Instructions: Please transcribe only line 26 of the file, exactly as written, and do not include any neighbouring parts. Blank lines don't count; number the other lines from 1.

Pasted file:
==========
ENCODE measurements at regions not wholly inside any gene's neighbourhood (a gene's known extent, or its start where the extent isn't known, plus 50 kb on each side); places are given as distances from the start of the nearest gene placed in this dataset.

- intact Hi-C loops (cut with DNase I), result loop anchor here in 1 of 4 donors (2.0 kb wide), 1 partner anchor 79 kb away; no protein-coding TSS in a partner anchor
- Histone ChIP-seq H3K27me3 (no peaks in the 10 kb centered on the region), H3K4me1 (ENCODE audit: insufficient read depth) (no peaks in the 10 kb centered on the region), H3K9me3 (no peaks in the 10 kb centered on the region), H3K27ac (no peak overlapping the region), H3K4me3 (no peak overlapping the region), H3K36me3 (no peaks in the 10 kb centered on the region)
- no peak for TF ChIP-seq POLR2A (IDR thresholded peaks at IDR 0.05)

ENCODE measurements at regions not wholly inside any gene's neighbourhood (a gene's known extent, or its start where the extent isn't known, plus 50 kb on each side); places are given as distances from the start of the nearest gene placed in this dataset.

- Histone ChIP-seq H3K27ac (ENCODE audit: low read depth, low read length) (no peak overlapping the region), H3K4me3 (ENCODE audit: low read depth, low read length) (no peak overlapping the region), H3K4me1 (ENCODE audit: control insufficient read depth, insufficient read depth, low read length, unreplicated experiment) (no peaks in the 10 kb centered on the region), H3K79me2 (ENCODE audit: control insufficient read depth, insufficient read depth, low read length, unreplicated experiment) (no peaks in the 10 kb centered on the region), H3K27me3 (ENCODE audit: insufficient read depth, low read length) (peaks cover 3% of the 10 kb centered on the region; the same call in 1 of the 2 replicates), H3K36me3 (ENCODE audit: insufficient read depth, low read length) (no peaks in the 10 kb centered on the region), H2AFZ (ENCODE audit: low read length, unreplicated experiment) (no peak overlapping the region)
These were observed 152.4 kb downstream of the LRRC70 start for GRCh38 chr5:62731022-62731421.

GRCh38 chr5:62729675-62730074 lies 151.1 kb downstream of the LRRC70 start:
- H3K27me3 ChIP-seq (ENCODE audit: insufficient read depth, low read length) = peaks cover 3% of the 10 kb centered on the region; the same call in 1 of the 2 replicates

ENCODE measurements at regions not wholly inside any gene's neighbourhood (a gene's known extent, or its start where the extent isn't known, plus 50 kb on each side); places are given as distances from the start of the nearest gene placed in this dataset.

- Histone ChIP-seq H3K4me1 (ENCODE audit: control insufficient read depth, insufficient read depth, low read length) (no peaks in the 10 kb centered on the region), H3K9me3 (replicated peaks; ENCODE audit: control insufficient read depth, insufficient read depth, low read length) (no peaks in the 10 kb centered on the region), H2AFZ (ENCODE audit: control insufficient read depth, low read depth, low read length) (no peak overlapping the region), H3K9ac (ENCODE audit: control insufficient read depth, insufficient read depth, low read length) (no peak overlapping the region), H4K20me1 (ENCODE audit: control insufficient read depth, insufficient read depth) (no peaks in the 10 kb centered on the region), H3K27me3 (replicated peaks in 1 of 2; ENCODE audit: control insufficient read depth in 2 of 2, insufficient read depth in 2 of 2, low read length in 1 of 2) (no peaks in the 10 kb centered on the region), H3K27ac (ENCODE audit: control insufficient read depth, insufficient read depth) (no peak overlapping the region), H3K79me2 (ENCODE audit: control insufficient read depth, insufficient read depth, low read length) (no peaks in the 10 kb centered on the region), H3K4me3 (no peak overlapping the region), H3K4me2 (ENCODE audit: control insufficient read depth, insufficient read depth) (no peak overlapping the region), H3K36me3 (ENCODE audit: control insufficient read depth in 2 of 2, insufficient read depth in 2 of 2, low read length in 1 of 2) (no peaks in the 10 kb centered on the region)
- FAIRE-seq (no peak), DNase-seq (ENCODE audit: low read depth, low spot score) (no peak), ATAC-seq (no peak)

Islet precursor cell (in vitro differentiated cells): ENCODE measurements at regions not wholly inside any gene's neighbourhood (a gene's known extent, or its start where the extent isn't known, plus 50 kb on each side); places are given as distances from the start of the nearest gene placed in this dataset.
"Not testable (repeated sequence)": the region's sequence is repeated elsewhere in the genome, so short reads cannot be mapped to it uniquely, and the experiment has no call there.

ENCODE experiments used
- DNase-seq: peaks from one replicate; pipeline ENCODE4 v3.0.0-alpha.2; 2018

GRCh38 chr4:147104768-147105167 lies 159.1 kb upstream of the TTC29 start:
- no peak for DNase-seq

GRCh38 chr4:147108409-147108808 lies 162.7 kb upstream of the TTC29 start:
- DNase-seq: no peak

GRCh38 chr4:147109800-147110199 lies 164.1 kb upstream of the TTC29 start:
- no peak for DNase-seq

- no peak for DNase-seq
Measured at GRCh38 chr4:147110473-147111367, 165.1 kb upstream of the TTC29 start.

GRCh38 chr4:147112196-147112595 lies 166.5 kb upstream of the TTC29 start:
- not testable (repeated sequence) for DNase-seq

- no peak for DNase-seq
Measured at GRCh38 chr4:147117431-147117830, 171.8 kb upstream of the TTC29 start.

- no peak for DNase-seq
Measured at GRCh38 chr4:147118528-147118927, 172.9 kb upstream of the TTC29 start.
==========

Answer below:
- not testable (repeated sequence) for DNase-seq